CEBU CITY -- Celestino “Tining” Martinez III is the lawful representative of the fourth district of Cebu Province, a decision of the Supreme Court (SC) en banc declared Tuesday.

The High Court, in the ruling penned by Justice Ma. Lusia Villarama, said Martinez defeated Benhur Salimbangon by close to 5,000 votes during the May 2007 elections, regardless of what the House of Representatives Electoral Tribunal (HRET) found.

“This decision is immediately executory,” read the ruling.

It not only slammed the HRET for “grave abuse of discretion” but also chided the Commission on Elections (Comelec) for its “inefficiency and lethargy.”

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Salimbangon said he will file a motion for reconsideration Wednesday.

Majority

According to the High Court, 5,401 votes cast for “Martinez” and “C. Martinez” should be counted in favor of Tining, instead of being declared stray, following the disqualification of motorcycle-for-hire driver Edilito C. Martinez as a nuisance candidate.

These votes give Martinez the majority, with 72,056 votes, against Salimbangon’s 67,108. According to the Comelec, Martinez lost to Salimbangon by 104 votes. The HRET later ruled that Salimbangon’s winning margin was 453 votes.

The latest SC ruling can affect future election controversies. It states that “ballots indicating only the similar surname of two candidates for the same position may, in appropriate cases, be counted in favor of the bona fide candidate and not considered stray even if the other candidate was declared a nuisance candidate by final judgment after the elections.”

Martinez, in an interview Tuesday night, said he intends to take his oath and make the most of the four months or so, which he has to hold office.

“It is not for me or because I want this position. What can we do in four months anyway? But this is victory for the people. It is a vindication of all the allegations raised against us and against them,” he told Sun.Star Cebu.

  

The decision “has vindicated me from all the accusations. It’s not a matter of occupying the position anymore. It’s looking for justice for our district,” he said.

Changes

He intends to fly to Manila to fight for his assumption of office as soon as possible.

“Actually, my priority is what I can do for the next remaining months. I hope this will not happen again. All the troubles and problems came from our opponents,” he said.

Martinez is again running for Congress against Salimbangon in May this year. He is allied with the Liberal Party, while Salimbangon is identified with One Cebu and Lakas-Kampi-CMD.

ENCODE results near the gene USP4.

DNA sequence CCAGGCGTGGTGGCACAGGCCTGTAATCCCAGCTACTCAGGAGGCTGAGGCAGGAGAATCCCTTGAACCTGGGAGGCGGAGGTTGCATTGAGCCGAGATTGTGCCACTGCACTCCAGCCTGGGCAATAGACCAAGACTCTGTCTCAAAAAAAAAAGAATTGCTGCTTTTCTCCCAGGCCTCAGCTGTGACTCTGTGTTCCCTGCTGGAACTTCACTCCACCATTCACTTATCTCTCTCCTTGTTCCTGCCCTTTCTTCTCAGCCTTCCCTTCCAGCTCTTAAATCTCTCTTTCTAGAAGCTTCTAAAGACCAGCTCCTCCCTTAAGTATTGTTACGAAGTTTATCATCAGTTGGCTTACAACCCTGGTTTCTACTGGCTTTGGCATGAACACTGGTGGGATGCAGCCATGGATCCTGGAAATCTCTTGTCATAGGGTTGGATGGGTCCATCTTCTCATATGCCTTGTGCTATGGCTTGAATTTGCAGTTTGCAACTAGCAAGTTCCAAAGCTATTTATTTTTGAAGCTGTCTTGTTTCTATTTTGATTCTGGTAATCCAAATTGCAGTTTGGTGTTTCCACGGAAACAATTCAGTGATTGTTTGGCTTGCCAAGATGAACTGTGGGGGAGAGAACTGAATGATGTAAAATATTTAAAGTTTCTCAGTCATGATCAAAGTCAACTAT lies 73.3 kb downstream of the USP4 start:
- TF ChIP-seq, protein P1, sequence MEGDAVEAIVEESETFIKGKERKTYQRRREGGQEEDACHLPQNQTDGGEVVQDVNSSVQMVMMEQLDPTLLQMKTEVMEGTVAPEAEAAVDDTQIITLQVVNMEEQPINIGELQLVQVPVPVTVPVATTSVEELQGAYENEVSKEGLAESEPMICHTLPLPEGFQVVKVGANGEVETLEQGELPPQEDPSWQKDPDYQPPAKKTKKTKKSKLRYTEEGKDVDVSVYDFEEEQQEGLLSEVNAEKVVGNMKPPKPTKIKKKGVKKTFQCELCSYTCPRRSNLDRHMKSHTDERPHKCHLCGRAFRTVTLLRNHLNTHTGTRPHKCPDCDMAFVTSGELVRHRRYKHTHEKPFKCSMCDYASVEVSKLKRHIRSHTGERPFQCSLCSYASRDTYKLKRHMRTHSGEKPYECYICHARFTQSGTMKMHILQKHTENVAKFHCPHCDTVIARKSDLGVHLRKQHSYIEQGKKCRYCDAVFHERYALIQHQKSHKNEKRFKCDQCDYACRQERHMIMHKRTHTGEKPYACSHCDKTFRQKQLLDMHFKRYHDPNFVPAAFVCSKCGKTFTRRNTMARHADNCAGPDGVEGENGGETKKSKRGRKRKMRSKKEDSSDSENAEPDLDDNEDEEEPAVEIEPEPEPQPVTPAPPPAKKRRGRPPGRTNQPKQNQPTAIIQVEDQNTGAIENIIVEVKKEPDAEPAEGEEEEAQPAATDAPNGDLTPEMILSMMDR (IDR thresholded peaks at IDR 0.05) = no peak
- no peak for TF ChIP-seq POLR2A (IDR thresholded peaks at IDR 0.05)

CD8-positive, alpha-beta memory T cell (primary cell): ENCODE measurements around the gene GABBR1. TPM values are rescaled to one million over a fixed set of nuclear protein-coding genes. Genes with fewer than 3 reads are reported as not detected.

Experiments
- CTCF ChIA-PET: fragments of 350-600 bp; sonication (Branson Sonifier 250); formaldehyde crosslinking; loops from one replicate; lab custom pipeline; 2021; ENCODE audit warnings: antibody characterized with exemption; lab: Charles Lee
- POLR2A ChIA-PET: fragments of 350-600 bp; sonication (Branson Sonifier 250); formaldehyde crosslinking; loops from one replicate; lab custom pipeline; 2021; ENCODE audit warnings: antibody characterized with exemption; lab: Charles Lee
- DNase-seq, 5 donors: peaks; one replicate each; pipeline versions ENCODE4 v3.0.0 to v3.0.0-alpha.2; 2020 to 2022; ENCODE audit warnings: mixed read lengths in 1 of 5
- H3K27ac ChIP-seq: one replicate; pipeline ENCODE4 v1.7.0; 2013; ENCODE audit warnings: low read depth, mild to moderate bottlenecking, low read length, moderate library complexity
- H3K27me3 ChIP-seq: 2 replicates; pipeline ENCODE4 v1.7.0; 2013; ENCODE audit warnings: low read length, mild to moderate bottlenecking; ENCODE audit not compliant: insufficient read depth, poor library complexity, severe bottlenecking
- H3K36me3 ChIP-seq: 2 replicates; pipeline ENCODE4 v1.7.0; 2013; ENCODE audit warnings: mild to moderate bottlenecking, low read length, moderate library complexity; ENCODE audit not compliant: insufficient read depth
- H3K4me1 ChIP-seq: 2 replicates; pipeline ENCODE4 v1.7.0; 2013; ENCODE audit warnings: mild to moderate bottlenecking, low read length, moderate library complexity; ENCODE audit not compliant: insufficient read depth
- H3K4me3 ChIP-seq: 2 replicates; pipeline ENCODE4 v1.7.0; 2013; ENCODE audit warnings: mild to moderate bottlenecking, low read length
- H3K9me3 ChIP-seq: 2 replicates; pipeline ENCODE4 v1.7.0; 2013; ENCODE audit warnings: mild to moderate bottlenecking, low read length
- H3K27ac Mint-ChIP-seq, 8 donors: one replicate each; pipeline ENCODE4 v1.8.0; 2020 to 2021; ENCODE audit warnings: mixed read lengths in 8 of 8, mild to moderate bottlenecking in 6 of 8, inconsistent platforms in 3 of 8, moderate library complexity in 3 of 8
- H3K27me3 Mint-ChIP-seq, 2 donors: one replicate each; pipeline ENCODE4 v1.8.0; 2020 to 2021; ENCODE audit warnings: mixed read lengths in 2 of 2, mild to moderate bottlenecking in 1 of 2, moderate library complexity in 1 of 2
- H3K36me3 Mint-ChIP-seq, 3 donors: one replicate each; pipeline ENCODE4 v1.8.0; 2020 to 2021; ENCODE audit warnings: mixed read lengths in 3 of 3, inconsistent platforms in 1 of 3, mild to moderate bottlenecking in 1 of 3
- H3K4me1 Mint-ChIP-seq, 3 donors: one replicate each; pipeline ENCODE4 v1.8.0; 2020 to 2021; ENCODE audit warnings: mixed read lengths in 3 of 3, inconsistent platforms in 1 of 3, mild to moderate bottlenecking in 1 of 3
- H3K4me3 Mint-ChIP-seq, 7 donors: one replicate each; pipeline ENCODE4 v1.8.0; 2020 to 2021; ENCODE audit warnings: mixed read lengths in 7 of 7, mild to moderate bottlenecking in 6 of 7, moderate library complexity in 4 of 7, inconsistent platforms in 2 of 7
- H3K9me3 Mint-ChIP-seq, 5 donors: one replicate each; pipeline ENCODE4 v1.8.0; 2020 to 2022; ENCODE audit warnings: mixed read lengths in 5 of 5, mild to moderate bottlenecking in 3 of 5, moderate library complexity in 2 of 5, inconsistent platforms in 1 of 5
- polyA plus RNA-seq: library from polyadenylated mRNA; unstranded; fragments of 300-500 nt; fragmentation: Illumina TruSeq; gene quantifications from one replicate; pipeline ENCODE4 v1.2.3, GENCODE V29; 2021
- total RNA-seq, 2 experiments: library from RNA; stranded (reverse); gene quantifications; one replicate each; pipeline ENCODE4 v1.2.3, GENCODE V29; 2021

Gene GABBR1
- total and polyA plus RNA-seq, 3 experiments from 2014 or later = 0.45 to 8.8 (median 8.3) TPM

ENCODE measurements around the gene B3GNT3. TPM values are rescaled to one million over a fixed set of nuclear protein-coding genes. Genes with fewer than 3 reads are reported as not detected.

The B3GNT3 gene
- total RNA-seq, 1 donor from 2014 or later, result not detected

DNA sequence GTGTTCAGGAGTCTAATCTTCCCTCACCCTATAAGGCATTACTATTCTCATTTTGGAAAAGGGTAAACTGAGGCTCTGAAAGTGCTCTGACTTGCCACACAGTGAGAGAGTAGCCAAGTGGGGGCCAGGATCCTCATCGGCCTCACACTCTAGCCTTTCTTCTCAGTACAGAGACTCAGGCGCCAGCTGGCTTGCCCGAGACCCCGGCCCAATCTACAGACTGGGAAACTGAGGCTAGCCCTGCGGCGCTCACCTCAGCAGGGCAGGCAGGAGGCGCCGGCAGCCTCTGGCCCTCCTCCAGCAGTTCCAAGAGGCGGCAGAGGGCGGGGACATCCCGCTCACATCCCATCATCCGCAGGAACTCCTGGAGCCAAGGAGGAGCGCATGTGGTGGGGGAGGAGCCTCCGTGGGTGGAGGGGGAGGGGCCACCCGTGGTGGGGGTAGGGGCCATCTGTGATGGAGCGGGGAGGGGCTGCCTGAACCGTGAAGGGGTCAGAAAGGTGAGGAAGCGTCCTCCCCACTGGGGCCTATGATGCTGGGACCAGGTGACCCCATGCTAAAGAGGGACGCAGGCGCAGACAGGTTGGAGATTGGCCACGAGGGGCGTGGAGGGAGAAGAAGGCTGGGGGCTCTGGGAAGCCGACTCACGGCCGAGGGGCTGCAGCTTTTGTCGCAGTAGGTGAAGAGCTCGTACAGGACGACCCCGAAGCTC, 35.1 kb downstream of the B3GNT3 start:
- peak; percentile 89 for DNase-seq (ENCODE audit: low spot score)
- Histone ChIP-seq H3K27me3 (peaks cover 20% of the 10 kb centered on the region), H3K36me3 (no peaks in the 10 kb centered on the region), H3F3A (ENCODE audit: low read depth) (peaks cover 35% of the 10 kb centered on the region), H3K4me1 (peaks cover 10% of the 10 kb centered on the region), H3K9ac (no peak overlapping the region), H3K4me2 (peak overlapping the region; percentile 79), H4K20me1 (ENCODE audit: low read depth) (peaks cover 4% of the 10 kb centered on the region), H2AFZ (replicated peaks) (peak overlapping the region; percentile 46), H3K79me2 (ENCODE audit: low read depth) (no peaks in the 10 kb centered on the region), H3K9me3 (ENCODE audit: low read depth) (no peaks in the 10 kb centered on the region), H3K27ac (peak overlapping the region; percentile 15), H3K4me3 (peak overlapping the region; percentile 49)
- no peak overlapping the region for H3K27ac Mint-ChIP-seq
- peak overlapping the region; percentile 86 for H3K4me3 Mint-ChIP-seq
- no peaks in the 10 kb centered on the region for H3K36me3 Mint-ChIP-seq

Martinez said he has yet to take stock of the district he is returning to, admitting “there have been some changes in the alignments in the leaders of some of the towns.”

Asked what he intends to do with the leaders who have defected, he answered: “God help them.”

Then, more seriously, “we have to sit down first and hear the views (of the other leaders). I see it as a blessing. You know who your friends are.”

Tuesday’s ruling resolved the petition for certiorari that Martinez, through lawyers Roque Bello and Jude Perez, filed against the HRET.

Martinez questioned the HRET’s May 28, 2009 resolution dismissing his election protest, as well as the July 30, 2009 resolution denying the motion for reconsideration.

Crucial

The election protest targeted votes cast in 1,129 precincts in the fourth district -- precincts that contributed to his loss to Salimbangon: 67,173 against 67,277.

Tining said that the votes cast for “Martinez” or “C. Martinez” all got declared strays because the name of Edilito C. Martinez was still written in the official ballots.

He had filed the necessary motions to declare the other Martinez a nuisance candidate, noting his lack of resources, machinery or capacity to launch a district-wide campaign, but the Comelec came out with its decision almost a month after the election.

Edilito C. Martinez indeed got declared a nuisance candidate, but the Comelec already proclaimed Salimbangon by then.

According to the HRET, the votes should indeed be declared strays because, given that Edilito C. Martinez’s name still appeared on the ballots, “there was no way of determining the real intention of the voter.”

Nuisance

These were crucial votes because they represented 5,401 of the 7,544 ballots, which were denied as votes for Tining in 961 precincts.

“We sympathize with the protestant that he is the victim of the inaction of the Comelec,” the HRET ruling read.

In finding in favor of Martinez, the SC revisited the failure of the Comelec to resolve the motion against Edilito C. Martinez on time.

As far as the HRET is concerned, the SC declared that: “Laws and statutes governing election contests especially (in the) appreciation of ballots must be liberally construed to the end that the will of the electorate in the choice of public officials may not be defeated by technical infirmities.” 

Thus, it said, the HRET should have “properly counted in favor of petitioner and not nullified as stray votes after considering all relevant circumstances” when it resolved the subsequent election protest,” adding that “such votes could not have been intended for Edilito C. Martinez who was declared a nuisance candidate by final judgment.”

“Otherwise, potential nuisance candidates will continue to put the electoral process into mockery by filing certificates of candidacy at the last minute and delaying resolution of any petition to declare them as nuisance candidates until elections are held and the votes counted and canvassed,” the High Court said. (Karlon N. Rama/With Rizel S. Adlawan & Elias O. Baquero/Sun.Star Cebu)